Cytotechnologist At A Public Health Laboratory
Job Title: Manager Of Health Lab. Cancer Cytology Dept.
Type of Company: Public health lab
Education: BS, Biology, Mary Washington College certificate in Cytotechnology, Medical College of Virginia
Previous Experience: I ran the cytology dept at a small hospital for fifteen years. I've worked for the same lab here for eleven years now.
Job Tasks: Our department diagnoses pap tests for women seen at local health departments all over North Carolina. We receive the specimens from the health departments and process them in the cytoprep lab where slides are made and stained. These slides are processed through a machine called an imager which looks at twenty-two different fields on each slide and picks areas where it thinks the cells are abnormal. The cytotechs whom I supervise then put these slides on their automated microscopes and these point them to the trouble spots where they make a decision on the type of cellular problem. The cytotech can also screen the entire slide to make a diagnosis.
My job is to make sure that we provide good service. I do quality control and quality assurance reports, I make decisions, I represent my department on state committees. I post positions, interview and make hiring decisions. I maintain a budget and work with contract providers. I supervise day-to-day activities. I attend lab meetings. I attend continuing education seminars, teleconferences, web-inars, conference calls, etc. I troubleshoot problems, talk with health department staff, and write more reports. I handle scheduling. I love my job.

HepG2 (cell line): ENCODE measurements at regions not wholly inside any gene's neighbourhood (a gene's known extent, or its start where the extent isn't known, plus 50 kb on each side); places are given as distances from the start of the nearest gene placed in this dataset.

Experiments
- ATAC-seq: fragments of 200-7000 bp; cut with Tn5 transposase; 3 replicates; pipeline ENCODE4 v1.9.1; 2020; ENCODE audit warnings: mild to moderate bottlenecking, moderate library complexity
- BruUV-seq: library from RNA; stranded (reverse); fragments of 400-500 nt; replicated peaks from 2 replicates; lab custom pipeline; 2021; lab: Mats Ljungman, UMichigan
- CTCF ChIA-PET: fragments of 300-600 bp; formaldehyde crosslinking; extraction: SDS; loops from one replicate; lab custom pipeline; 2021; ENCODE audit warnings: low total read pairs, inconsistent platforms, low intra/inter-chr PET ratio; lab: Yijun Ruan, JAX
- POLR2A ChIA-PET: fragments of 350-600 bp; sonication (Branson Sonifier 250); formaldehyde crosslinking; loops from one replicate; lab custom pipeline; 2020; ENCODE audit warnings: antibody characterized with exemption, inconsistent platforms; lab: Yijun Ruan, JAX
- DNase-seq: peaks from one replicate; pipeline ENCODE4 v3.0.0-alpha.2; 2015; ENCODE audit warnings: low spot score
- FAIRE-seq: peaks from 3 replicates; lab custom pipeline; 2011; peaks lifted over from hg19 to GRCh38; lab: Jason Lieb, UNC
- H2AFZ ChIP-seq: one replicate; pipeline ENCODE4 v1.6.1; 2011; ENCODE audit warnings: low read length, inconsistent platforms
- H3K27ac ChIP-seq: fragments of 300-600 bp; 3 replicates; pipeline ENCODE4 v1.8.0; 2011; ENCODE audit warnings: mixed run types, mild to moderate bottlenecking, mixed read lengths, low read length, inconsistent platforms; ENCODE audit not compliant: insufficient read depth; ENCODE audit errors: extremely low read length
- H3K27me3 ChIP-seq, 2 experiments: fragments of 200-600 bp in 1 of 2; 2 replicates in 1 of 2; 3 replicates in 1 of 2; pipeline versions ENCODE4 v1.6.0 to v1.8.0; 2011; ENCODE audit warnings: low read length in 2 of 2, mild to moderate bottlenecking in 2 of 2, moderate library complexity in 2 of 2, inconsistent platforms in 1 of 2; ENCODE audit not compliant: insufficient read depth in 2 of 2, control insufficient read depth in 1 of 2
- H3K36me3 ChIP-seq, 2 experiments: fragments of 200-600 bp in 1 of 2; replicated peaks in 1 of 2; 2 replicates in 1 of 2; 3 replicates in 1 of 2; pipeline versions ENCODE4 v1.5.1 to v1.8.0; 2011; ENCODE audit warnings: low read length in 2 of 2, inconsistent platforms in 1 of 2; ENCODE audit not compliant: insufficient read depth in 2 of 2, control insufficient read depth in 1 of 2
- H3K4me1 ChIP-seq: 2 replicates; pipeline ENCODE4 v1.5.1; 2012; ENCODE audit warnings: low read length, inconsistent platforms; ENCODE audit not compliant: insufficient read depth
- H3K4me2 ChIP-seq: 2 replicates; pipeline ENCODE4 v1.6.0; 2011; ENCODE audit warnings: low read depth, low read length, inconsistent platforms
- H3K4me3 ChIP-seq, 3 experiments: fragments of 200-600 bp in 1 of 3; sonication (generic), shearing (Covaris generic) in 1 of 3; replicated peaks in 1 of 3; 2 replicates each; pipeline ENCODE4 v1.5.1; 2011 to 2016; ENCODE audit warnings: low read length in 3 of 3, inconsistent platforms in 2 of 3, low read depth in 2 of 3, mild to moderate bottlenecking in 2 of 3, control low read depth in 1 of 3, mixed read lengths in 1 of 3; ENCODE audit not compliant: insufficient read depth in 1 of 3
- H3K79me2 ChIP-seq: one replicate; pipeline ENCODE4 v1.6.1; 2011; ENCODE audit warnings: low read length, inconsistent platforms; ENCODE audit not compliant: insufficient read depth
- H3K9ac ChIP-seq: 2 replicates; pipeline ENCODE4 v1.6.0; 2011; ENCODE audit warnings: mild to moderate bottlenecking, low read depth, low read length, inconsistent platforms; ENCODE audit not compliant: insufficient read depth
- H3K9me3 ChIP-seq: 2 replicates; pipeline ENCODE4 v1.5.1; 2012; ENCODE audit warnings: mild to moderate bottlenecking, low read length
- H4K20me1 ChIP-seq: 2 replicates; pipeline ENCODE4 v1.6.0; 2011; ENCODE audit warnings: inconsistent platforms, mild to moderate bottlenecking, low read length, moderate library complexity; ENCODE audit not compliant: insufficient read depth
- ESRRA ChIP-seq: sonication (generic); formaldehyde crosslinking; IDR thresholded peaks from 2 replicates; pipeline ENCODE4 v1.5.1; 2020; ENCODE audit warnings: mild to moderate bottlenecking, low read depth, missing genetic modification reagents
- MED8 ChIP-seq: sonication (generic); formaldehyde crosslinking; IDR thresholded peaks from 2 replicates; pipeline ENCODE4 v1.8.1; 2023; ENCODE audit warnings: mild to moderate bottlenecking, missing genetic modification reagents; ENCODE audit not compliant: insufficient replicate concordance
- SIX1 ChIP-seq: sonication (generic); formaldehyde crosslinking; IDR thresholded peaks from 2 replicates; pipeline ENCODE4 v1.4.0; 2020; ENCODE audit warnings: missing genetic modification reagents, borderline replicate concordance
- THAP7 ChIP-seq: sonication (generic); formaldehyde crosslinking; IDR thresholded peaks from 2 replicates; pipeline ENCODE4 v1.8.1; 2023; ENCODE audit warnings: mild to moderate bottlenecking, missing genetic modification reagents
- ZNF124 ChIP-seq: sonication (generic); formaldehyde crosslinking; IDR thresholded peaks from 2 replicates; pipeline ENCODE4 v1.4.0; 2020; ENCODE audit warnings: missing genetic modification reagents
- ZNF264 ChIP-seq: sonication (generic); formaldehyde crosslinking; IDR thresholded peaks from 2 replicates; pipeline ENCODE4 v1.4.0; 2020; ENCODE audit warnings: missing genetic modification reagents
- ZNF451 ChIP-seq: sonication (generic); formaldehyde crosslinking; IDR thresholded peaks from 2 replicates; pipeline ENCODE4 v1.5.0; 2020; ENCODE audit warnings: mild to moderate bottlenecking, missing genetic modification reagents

Best and Worst Parts of the Job: Reprimanding employees and giving out remedial action are the worst part of this job. I also hate mediating disputes and dealing with unreasonable people.
The best part is knowing that the job we do provides a beneficial and necessary service to high-risk female patients who might not routinely be tested.
1.) Make sure you can sit at a microscope for hours and look at millions of cells every day.
2.) Get your BS in Biology or Chemistry and graduate from a Cytotechnology program (often a graduate course).
3.) Bring to your job an attitude that you are important to the health of the people you encounter through their specimens. You must not think of each slide as just a specimen. Each slide represents a life.
Additional Thoughts: My job just relates to the gynecological specimens of cytology. Cytology also diagnoses disease in body fluids, aspirations, sputum, bronchial washings, urine, etc. The cytotechnologist uses knowledge, instinct, and investigative skills every day.